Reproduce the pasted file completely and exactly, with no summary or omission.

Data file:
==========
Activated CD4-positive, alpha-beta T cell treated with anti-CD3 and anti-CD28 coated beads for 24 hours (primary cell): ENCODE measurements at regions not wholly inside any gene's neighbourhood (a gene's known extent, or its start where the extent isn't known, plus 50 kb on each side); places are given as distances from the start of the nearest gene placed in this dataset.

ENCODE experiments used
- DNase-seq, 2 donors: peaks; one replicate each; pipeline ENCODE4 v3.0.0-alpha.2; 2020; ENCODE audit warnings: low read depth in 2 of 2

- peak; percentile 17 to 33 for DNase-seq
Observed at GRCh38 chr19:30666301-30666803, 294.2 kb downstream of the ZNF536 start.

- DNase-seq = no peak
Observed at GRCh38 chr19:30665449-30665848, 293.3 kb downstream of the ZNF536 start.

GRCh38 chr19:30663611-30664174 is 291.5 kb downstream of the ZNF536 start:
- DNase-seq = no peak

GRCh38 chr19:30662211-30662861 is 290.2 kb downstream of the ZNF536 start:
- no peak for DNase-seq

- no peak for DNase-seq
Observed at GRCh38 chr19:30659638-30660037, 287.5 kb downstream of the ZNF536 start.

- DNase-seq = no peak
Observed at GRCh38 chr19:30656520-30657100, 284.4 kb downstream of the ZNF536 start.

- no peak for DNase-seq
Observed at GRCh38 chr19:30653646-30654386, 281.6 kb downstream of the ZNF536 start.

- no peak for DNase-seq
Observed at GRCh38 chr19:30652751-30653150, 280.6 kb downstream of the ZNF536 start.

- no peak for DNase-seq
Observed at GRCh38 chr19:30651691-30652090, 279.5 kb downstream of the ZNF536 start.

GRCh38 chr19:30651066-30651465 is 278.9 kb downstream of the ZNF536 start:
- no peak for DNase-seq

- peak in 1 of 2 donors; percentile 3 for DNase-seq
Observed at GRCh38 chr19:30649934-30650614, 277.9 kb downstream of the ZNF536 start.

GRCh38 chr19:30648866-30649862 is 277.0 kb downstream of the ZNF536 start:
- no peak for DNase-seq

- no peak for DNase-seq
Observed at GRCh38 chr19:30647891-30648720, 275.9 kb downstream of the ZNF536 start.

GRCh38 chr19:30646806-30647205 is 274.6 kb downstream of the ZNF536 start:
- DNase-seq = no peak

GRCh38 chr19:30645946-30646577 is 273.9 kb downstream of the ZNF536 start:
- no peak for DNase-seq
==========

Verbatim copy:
Activated CD4-positive, alpha-beta T cell treated with anti-CD3 and anti-CD28 coated beads for 24 hours (primary cell): ENCODE measurements at regions not wholly inside any gene's neighbourhood (a gene's known extent, or its start where the extent isn't known, plus 50 kb on each side); places are given as distances from the start of the nearest gene placed in this dataset.

ENCODE experiments used
- DNase-seq, 2 donors: peaks; one replicate each; pipeline ENCODE4 v3.0.0-alpha.2; 2020; ENCODE audit warnings: low read depth in 2 of 2

- peak; percentile 17 to 33 for DNase-seq
Observed at GRCh38 chr19:30666301-30666803, 294.2 kb downstream of the ZNF536 start.

- DNase-seq = no peak
Observed at GRCh38 chr19:30665449-30665848, 293.3 kb downstream of the ZNF536 start.

GRCh38 chr19:30663611-30664174 is 291.5 kb downstream of the ZNF536 start:
- DNase-seq = no peak

GRCh38 chr19:30662211-30662861 is 290.2 kb downstream of the ZNF536 start:
- no peak for DNase-seq

- no peak for DNase-seq
Observed at GRCh38 chr19:30659638-30660037, 287.5 kb downstream of the ZNF536 start.

- DNase-seq = no peak
Observed at GRCh38 chr19:30656520-30657100, 284.4 kb downstream of the ZNF536 start.

- no peak for DNase-seq
Observed at GRCh38 chr19:30653646-30654386, 281.6 kb downstream of the ZNF536 start.

- no peak for DNase-seq
Observed at GRCh38 chr19:30652751-30653150, 280.6 kb downstream of the ZNF536 start.

- no peak for DNase-seq
Observed at GRCh38 chr19:30651691-30652090, 279.5 kb downstream of the ZNF536 start.

GRCh38 chr19:30651066-30651465 is 278.9 kb downstream of the ZNF536 start:
- no peak for DNase-seq

- peak in 1 of 2 donors; percentile 3 for DNase-seq
Observed at GRCh38 chr19:30649934-30650614, 277.9 kb downstream of the ZNF536 start.

GRCh38 chr19:30648866-30649862 is 277.0 kb downstream of the ZNF536 start:
- no peak for DNase-seq

- no peak for DNase-seq
Observed at GRCh38 chr19:30647891-30648720, 275.9 kb downstream of the ZNF536 start.

GRCh38 chr19:30646806-30647205 is 274.6 kb downstream of the ZNF536 start:
- DNase-seq = no peak

GRCh38 chr19:30645946-30646577 is 273.9 kb downstream of the ZNF536 start:
- no peak for DNase-seq